Another senior tech industry official has joined the call for government regulation of Internet of Things devices.

The call came last week from BlackBerry CSO Alex Manea at the second annual Urban Security and Resilience Conference in Toronto.

”I think there needs to be better government regulations around IoT,” Manea said during a keynote speech.

“So one of the things I would like to see from an IoT regulatory standpoint is have a set of regulations that every device that connects to Internet has support, accepts and can load software updates. Because the reality is every piece of software is going to have vulnerabilities.”

“What worries me in my mind is IoT fundamentally changes the threat model in terms of security.” While hacking a desktop computer or a smart phone is unlikely to threaten a person’s safety, manipulating an IoT device remotely could be a safety issue.

Researchers have already shown improperly secured vehicles can be hacked, he pointed out. He also noted the huge Murai botnet was assembled from unsecured IoT devices such as home routers and video surveillance cameras to launch massive distributed denial of service attacks.

BlackBerry researchers have shown a poorly-configured Internet-connected kettle linked to a corporate WiFi network could be hacked and access gained to unencrypted internal business traffic.

Manea joins a number of other tech leaders who are calling for government regulation of IoT devices for security, including privacy specialist and author Bruce Schneier, who at last fall’s SecTor conference noted governments already regulate the auto sector, aircraft manufacturing and health care sectors for safety. However, he said only “when the Internet actually starts killing people there will be a call for action.”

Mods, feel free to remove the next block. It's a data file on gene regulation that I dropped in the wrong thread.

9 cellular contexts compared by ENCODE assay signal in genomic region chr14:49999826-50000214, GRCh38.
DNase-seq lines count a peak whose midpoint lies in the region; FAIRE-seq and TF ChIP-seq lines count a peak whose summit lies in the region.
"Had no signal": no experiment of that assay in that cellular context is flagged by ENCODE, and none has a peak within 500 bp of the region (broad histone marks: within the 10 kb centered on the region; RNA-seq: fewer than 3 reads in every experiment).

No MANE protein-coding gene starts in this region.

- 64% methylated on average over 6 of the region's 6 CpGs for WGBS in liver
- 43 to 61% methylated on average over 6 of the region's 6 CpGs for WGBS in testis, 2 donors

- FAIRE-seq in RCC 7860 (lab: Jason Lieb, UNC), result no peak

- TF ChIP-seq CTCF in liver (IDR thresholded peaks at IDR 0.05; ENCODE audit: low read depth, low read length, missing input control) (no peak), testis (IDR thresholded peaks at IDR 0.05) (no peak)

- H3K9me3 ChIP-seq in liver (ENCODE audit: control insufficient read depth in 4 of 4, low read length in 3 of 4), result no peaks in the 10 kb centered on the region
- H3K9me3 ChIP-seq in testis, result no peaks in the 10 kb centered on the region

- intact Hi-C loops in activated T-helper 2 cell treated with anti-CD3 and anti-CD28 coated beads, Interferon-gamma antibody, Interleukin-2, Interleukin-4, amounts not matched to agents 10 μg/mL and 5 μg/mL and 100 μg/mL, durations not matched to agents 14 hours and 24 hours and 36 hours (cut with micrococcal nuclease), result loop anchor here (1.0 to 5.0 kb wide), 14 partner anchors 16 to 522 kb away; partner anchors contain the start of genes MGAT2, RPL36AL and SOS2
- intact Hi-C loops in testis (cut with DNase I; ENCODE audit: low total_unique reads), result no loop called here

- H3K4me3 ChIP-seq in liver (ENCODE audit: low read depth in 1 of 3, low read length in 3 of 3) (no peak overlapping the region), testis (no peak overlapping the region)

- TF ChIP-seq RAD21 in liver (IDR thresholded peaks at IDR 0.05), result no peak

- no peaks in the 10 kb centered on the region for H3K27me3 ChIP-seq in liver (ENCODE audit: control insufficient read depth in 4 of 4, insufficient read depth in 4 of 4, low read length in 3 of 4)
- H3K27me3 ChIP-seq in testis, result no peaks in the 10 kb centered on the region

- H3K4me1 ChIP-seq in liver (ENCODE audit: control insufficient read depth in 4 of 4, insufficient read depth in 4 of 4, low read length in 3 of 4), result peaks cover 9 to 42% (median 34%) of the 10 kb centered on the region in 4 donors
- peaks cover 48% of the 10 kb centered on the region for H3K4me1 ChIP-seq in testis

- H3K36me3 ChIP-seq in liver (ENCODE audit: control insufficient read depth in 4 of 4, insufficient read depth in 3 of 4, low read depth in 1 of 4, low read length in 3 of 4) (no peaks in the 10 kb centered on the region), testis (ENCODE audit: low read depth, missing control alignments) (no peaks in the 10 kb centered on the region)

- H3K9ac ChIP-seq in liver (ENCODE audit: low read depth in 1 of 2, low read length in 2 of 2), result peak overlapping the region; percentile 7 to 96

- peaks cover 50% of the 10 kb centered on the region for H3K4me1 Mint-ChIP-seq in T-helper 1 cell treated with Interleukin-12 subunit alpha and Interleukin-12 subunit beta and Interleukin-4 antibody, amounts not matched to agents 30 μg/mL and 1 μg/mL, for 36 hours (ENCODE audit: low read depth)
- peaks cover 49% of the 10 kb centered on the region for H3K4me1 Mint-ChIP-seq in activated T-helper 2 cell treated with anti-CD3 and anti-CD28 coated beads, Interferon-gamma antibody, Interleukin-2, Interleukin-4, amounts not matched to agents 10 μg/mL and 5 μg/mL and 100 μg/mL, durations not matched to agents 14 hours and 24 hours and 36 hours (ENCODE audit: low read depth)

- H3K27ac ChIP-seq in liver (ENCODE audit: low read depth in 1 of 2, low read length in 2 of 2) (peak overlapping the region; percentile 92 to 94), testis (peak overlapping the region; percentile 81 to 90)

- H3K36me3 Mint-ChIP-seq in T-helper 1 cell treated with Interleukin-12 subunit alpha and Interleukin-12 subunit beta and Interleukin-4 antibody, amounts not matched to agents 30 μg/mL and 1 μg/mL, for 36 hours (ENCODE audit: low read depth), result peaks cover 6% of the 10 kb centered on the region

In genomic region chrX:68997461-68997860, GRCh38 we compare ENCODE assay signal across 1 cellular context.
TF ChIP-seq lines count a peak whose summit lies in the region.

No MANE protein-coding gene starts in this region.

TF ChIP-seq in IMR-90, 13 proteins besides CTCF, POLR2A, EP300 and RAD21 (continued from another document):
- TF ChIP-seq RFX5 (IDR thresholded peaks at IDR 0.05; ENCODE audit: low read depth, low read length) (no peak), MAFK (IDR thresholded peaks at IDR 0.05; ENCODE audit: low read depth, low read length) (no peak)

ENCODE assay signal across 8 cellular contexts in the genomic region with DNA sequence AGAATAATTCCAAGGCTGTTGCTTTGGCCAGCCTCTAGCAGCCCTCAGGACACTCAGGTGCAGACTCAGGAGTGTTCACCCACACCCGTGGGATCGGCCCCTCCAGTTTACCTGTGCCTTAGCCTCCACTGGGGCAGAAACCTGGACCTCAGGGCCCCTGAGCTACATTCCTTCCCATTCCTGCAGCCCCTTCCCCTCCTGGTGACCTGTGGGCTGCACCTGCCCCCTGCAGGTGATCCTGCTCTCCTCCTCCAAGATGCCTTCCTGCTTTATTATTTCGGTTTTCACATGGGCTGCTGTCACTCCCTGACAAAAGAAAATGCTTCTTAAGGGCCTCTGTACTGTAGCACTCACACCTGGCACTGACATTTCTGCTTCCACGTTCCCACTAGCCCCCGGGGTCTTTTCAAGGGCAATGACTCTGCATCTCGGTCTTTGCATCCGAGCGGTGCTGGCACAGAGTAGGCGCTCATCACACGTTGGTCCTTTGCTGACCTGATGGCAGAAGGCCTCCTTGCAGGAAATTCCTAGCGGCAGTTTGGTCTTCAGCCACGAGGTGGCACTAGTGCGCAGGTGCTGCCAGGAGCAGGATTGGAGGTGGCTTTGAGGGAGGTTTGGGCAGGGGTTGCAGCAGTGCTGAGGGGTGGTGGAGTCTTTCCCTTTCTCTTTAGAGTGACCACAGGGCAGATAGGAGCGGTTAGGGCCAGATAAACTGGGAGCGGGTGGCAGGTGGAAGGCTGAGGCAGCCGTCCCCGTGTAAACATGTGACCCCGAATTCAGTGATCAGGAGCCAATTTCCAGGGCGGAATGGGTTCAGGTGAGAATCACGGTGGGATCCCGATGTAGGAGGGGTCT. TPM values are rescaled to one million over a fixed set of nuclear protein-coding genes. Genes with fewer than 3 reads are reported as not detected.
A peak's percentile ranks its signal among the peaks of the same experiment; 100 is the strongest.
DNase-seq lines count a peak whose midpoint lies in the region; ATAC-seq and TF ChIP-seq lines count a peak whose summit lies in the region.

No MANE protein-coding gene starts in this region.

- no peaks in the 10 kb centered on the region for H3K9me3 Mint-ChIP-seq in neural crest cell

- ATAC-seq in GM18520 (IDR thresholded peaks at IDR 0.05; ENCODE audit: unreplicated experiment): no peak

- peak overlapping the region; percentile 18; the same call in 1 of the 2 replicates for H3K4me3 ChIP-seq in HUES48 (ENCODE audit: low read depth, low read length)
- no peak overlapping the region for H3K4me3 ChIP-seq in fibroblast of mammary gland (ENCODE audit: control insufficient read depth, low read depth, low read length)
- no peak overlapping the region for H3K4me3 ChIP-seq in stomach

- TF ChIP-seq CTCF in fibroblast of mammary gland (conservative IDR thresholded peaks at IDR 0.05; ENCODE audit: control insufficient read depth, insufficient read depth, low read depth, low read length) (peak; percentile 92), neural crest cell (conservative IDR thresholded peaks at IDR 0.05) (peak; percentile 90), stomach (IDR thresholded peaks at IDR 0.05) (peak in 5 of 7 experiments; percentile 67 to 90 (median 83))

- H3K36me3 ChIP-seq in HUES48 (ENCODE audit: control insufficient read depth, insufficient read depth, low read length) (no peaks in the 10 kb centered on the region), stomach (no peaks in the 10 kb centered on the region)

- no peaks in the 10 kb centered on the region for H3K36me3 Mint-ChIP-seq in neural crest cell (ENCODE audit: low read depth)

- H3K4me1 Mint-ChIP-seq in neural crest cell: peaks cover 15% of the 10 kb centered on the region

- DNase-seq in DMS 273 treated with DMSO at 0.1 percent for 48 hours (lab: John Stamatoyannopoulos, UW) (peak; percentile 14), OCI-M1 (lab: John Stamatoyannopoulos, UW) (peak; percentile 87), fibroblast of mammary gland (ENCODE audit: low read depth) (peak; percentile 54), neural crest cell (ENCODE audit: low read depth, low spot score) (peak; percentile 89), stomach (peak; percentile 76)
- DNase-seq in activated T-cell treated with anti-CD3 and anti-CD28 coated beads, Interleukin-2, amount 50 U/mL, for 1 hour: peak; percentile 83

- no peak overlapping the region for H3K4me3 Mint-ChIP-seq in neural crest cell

At the 2017 RSA Conference a panel of experts agreed governments have an obligation to quickly improve the cyber safety of the millions of industrial and consumer IoT devices being sold, although they differed on how to do it.

In the absence of regulations the Online Trust Alliance, now part of the Internet Society, has published an IoT Trust Framework for manufacturers to voluntarily follow.

Manea isn’t worried about what he called “high-level” IoT devices whose manufacturers are aware of the potential issues of Internet-connected products that can’t receive security patches or use hard-coded passwords. Instead, he’s concerned about companies on tight budgets and margins making products as inexpensively as possible. For these manufacturers adding security is not seen as important. And, he added, they don’t have security expertise.

The problem is already hitting enterprises. In a survey of 137 company officials released earlier this year Truswave said nearly three in five attributed some type of security incident, including attacks, to their use of IoT devices.

In an interview, Manea acknowledged that most governments are going to have to co-operate with each other to set such a regulatory standard, otherwise it won’t be effective. But it is vital.

“I would love to see governments starting to put forth a security framework for IoT, and really starting to look at things like, for instance, mandating the fact that IoT devices should be able to support secure software updates from the Internet and establish their source. Another big one is a lot of IoT devices have default passwords. I would love to see governments encourage people to move away from these default passwords and having users either use their own passwords or having manufacturers set passwords ahead of time.

“There’s many other security best practices that I think would be more mandated, things like mutual authentication between all sources, making sure we encrypt all data on devices and encrypt all data in transit as well. There’s a number of different layers of regulation we could have. I would love to see a general framework for IoT security, which doesn’t exist right now in any part of the world.”



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